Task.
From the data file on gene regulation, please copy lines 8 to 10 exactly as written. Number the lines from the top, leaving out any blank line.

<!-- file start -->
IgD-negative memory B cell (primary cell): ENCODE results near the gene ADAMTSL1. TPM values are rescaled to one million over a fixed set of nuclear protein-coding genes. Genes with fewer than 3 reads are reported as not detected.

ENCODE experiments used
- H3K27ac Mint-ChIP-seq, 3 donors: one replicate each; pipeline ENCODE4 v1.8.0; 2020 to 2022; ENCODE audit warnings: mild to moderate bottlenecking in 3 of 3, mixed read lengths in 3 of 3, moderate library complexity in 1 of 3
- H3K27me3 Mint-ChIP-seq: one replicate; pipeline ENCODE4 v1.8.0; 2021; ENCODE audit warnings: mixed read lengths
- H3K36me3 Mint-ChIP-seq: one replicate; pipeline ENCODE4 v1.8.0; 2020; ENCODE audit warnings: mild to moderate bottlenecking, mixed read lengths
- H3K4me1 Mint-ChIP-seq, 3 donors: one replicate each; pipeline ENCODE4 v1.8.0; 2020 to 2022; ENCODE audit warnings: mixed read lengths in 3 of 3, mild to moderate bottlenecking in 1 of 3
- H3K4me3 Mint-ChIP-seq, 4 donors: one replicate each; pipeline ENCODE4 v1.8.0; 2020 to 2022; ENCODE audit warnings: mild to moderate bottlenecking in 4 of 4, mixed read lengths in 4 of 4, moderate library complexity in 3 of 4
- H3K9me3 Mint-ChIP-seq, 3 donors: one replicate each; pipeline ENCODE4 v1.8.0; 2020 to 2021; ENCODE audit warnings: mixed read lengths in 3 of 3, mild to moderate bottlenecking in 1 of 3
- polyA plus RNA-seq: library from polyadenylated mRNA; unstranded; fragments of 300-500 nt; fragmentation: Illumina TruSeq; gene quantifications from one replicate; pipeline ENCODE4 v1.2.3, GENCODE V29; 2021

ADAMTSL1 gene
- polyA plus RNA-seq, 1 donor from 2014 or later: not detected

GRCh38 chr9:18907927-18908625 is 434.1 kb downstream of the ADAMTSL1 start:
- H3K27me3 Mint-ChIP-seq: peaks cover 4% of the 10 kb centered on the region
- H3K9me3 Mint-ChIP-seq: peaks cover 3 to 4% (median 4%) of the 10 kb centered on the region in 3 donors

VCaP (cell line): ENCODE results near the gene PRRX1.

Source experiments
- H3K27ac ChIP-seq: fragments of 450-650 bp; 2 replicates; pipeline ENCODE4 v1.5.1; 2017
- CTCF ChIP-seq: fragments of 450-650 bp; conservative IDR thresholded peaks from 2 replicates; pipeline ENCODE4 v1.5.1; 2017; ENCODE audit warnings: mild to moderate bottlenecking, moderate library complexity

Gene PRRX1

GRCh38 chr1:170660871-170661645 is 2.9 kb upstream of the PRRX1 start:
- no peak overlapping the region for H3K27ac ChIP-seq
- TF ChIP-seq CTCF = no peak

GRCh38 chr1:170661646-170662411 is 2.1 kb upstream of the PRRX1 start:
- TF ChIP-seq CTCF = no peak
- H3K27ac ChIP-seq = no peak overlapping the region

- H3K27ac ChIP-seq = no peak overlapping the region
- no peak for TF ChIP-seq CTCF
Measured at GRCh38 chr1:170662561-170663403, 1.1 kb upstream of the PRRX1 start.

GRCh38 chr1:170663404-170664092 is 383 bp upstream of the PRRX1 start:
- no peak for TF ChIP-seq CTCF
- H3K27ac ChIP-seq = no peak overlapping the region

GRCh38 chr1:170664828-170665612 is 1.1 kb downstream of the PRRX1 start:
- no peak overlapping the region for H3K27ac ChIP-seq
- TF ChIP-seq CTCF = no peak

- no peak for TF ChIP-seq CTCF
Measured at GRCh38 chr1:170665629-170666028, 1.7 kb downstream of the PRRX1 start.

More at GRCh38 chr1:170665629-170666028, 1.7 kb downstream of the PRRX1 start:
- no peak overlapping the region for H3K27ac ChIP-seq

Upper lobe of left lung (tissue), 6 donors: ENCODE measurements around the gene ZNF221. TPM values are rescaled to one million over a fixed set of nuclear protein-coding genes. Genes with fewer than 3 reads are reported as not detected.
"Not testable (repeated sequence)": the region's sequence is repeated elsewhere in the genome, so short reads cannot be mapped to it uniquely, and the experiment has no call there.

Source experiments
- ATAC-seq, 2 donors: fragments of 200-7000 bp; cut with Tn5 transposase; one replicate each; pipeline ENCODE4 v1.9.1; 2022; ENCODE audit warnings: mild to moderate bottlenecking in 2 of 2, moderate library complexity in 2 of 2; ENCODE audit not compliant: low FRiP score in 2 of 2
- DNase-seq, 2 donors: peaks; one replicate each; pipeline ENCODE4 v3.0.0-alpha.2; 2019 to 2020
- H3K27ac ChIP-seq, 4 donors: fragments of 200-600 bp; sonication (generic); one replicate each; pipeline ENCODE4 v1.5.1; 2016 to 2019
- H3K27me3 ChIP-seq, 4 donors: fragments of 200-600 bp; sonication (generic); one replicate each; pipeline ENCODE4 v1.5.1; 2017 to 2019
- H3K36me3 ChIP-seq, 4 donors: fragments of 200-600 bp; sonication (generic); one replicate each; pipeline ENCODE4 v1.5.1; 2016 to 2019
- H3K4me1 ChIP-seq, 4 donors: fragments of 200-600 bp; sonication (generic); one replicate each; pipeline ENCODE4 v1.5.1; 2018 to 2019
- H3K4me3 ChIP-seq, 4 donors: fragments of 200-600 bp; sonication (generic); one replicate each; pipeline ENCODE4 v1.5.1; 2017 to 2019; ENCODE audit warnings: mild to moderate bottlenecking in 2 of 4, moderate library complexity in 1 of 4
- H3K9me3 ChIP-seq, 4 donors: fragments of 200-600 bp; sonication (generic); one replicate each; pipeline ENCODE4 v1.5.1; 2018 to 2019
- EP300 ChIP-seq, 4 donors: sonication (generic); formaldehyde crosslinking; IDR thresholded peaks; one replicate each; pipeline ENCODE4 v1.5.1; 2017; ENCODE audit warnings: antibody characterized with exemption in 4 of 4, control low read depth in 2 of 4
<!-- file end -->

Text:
- H3K9me3 Mint-ChIP-seq, 3 donors: one replicate each; pipeline ENCODE4 v1.8.0; 2020 to 2021; ENCODE audit warnings: mixed read lengths in 3 of 3, mild to moderate bottlenecking in 1 of 3
- polyA plus RNA-seq: library from polyadenylated mRNA; unstranded; fragments of 300-500 nt; fragmentation: Illumina TruSeq; gene quantifications from one replicate; pipeline ENCODE4 v1.2.3, GENCODE V29; 2021

ADAMTSL1 gene